The enteric nervous system (ENS) predominantly originates from vagal neural crest (VNC) cells that emerge from the caudal hindbrain, invade the foregut and populate the gastrointestinal tract. However, the gene regulatory network (GRN) orchestrating the early specification of VNC remains unknown. Using an EdnrB enhancer, we generated a comprehensive temporal map of the chromatin and transcriptional landscape of VNC in the avian model, revealing three VNC cell clusters (neural, neurogenic and mesenchymal), each predetermined epigenetically prior to neural tube delamination. We identify and functionally validate regulatory cores (Sox10/Tfap2B/SoxB/Hbox) mediating each programme and elucidate their combinatorial activities with other spatiotemporally specific transcription factors (bHLH/NR). Our global deconstruction of the VNC-GRN in vivo sheds light on critical early regulatory mechanisms that may influence the divergent neural phenotypes in enteric neuropathies.
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ChIP-seq, ATAC-seq, scRNA-seq and bulk RNA-seq data that support the findings of this study have been deposited in the Gene Expression Omnibus (GEO) under accession code GSE125711. Previously published sequencing data that were re-analysed here are available under accession codes SRP135960 and GSE129114. Source data for Figs. 1 to 8 are provided with the paper. All other data supporting the findings of this study are available from the corresponding author on reasonable request.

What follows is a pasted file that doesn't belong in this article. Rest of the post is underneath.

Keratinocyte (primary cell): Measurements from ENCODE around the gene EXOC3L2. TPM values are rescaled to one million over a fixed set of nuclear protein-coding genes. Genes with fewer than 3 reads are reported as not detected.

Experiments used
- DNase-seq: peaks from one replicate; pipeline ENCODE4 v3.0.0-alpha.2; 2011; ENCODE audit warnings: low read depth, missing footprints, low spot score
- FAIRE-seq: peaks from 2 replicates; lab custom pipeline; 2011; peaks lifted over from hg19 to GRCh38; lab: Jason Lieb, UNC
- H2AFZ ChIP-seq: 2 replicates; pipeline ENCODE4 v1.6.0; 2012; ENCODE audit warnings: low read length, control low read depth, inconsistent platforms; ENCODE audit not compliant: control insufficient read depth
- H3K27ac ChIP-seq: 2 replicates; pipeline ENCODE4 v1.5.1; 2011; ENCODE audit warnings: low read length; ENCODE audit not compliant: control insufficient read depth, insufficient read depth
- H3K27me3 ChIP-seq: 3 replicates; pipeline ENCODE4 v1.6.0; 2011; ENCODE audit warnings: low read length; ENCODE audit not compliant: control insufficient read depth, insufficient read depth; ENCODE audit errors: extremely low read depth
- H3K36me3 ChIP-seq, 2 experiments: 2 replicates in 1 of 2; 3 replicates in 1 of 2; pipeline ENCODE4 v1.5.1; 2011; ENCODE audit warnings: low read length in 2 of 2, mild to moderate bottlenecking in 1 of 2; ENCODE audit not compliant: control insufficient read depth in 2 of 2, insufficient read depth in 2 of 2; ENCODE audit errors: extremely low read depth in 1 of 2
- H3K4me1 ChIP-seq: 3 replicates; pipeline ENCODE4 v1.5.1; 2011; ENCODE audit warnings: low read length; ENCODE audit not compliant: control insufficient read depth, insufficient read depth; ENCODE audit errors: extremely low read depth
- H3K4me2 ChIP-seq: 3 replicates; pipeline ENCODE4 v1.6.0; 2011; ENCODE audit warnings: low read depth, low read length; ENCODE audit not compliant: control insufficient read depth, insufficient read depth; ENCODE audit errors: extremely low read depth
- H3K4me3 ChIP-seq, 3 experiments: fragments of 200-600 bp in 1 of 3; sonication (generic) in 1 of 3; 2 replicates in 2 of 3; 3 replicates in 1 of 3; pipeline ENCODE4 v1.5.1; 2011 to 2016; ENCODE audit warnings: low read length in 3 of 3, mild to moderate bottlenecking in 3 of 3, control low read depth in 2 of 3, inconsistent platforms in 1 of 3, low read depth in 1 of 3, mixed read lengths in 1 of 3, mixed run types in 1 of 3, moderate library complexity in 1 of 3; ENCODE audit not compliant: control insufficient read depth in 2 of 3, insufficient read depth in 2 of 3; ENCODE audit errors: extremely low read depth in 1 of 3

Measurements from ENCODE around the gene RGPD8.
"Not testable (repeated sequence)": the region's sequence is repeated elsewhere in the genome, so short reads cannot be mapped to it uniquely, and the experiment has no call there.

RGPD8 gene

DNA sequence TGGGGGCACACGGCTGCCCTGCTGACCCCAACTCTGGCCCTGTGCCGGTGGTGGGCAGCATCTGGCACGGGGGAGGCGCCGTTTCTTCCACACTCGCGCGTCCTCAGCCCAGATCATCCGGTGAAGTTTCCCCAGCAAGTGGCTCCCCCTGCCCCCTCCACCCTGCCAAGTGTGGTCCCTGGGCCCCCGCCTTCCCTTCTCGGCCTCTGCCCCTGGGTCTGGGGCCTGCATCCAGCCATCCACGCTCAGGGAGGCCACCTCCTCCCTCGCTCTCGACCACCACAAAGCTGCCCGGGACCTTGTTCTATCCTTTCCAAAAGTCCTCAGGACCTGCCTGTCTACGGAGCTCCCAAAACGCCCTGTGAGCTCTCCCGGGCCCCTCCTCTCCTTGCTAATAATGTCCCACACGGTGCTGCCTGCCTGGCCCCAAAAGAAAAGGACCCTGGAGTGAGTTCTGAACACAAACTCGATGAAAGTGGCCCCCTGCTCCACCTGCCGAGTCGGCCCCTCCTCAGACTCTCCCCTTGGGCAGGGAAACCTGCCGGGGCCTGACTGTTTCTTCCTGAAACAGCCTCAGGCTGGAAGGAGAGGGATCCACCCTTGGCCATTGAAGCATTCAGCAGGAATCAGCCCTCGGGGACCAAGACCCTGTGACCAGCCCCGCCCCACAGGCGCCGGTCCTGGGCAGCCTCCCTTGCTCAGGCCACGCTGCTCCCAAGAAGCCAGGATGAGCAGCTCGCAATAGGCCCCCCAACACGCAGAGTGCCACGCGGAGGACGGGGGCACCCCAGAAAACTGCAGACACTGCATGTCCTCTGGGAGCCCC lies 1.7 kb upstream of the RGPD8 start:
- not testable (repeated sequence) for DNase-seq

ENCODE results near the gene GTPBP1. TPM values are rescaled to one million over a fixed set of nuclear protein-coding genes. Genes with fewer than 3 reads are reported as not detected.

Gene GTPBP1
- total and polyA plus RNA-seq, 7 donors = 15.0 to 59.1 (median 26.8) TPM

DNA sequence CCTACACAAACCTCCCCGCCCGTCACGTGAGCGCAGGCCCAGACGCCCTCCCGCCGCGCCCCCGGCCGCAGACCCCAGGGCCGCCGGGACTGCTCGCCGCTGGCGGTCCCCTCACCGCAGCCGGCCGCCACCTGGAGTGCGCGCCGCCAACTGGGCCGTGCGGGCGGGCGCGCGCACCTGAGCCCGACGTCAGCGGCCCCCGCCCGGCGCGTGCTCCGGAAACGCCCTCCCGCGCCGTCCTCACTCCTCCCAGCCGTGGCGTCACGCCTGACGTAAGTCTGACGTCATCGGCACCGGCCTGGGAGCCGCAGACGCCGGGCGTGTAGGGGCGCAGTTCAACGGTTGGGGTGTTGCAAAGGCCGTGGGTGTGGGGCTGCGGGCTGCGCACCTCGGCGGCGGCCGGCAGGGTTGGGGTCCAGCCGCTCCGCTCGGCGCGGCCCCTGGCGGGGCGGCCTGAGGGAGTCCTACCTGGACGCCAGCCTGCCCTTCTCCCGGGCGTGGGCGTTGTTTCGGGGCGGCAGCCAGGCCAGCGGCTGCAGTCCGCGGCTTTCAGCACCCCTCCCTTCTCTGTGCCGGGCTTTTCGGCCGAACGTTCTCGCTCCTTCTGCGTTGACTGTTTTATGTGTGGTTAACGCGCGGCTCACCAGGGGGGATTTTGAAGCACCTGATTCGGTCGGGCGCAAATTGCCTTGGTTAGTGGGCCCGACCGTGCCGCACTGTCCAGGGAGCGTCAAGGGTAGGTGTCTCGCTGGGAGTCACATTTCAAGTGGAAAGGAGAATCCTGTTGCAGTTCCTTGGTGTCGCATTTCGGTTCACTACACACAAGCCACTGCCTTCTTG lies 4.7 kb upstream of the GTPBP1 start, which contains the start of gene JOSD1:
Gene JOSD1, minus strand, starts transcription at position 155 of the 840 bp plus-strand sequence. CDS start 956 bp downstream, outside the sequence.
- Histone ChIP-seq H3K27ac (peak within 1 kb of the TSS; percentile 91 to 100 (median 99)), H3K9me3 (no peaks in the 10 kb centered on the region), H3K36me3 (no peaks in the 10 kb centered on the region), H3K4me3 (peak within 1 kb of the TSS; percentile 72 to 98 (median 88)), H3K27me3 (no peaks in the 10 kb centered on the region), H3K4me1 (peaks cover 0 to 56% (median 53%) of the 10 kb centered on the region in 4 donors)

The custom Python script used for gene expression correlation is available at https://github.com/tsslab/ENS/. All other code used in the study can be obtained from the corresponding author on reasonable request.
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We thank all the members of the T.S.-S. laboratory for helpful discussions throughout this project, particularly R.M. Williams and I. Candido-Ferreira. We thank M. Bronner and A. Burns for insightful comments on the manuscript. Next-generation sequencing was performed at the MRC WIMM Sequencing Facility, FACS at the WIMM Flow Cytometry Facility and 10x single-cell sequencing at the WIMM Single Cell Core Facility. This work was supported by the MRC, The Lister Institute, John Fell Fund and Leverhulme Trust grants (to T.S.-S.) and a Newlife Charity for Disabled Children small research grant (to I.T.C.L.). I.T.C.L. was funded by an NIHR Academic Clinical Fellowship in partnership with Oxford University Clinical Academic Graduate School (OUCAGS). This publication presents independent research partially funded by the National Institute for Health Research (NIHR). The views expressed are those of the author(s) and not necessarily those of the NHS, the NIHR or the Department of Health and Social Care.
The authors declare no competing interests.
Publisher’s note Springer Nature remains neutral with regard to jurisdictional claims in published maps and institutional affiliations.
Comparative developmental time points during key ENS developmental events summarised from current literature. All the current genome-wide transcriptomic datasets where the majority of studies were carried out in the mouse using either Wnt1:Cre or Sox10:Cre/Ert2 lines and cells analysed later in ENS development are listed. Red box indicates gap of genome-wide profiles consisting of ATAC-seq, Biotin-ChIP-seq and scRNA-seq unique datasets. Related to Introduction.